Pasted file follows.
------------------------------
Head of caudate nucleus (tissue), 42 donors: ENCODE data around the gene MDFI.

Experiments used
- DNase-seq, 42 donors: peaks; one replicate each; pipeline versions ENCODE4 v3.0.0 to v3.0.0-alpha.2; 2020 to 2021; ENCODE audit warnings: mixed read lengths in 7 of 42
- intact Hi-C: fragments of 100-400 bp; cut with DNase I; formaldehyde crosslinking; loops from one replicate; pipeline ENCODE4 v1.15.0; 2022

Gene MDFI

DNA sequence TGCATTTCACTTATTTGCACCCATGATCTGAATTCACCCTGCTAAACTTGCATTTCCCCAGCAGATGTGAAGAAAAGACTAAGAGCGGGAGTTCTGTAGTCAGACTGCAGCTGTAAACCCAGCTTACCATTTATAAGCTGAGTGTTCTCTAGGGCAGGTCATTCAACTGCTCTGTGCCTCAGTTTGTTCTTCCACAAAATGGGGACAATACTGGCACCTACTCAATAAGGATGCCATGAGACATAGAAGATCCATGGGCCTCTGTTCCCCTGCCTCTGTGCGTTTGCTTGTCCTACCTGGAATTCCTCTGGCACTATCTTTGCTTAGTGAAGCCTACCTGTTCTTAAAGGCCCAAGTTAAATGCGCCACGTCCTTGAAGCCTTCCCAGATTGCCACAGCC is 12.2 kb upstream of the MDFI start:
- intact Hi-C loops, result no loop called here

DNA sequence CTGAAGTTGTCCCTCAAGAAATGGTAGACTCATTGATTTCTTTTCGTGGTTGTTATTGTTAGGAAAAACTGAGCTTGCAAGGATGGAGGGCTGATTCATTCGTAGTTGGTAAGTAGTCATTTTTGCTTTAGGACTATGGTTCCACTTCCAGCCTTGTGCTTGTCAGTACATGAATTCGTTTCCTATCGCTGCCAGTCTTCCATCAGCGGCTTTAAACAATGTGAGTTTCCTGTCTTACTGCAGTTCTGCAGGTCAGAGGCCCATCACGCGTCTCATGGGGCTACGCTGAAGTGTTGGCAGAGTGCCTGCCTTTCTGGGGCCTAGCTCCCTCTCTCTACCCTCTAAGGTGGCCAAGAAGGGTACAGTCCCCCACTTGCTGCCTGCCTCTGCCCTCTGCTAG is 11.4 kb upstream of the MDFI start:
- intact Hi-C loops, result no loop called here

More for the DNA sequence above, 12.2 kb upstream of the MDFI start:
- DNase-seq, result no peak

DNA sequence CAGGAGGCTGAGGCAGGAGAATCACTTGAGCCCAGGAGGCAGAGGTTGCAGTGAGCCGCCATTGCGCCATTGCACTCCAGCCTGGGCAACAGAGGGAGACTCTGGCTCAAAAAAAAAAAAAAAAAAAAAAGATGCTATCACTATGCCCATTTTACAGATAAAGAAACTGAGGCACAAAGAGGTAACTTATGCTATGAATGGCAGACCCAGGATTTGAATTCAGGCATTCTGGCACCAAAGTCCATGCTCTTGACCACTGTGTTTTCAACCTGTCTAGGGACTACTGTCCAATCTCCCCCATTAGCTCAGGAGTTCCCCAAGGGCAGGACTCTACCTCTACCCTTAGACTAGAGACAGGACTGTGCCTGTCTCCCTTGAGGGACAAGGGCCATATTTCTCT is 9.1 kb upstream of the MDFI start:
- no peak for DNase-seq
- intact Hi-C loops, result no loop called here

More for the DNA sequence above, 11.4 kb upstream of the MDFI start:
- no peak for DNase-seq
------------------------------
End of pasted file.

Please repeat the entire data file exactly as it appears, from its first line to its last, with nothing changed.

Head of caudate nucleus (tissue), 42 donors: ENCODE data around the gene MDFI.

Experiments used
- DNase-seq, 42 donors: peaks; one replicate each; pipeline versions ENCODE4 v3.0.0 to v3.0.0-alpha.2; 2020 to 2021; ENCODE audit warnings: mixed read lengths in 7 of 42
- intact Hi-C: fragments of 100-400 bp; cut with DNase I; formaldehyde crosslinking; loops from one replicate; pipeline ENCODE4 v1.15.0; 2022

Gene MDFI

DNA sequence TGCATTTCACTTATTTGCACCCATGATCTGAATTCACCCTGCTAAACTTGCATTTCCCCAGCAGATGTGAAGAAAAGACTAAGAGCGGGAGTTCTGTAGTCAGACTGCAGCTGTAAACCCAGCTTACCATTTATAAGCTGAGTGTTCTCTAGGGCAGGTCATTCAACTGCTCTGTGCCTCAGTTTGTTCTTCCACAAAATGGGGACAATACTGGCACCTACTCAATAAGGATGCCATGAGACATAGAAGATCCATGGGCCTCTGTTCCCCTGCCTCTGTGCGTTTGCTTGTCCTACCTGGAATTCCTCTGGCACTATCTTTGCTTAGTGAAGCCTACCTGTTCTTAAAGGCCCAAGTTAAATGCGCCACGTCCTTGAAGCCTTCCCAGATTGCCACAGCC is 12.2 kb upstream of the MDFI start:
- intact Hi-C loops, result no loop called here

DNA sequence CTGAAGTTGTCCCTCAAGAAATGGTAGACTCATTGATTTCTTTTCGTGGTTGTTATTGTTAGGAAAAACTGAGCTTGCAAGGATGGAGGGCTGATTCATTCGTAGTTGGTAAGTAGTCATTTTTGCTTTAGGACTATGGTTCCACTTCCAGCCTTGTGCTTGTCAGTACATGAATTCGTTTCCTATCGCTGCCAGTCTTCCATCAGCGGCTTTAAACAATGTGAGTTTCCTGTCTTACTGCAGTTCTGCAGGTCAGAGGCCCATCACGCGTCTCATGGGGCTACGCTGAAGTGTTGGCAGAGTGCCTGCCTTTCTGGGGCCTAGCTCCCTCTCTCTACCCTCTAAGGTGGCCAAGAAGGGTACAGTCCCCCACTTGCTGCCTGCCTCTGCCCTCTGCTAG is 11.4 kb upstream of the MDFI start:
- intact Hi-C loops, result no loop called here

More for the DNA sequence above, 12.2 kb upstream of the MDFI start:
- DNase-seq, result no peak

DNA sequence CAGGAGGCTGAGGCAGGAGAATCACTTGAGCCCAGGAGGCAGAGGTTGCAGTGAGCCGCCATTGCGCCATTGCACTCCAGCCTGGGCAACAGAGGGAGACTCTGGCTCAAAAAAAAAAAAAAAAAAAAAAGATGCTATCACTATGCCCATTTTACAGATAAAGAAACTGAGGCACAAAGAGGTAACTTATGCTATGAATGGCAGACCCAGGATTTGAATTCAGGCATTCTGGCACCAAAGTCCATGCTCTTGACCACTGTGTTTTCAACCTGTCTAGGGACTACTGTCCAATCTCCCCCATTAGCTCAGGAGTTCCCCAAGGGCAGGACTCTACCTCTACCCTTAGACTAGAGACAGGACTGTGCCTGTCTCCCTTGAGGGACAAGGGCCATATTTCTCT is 9.1 kb upstream of the MDFI start:
- no peak for DNase-seq
- intact Hi-C loops, result no loop called here

More for the DNA sequence above, 11.4 kb upstream of the MDFI start:
- no peak for DNase-seq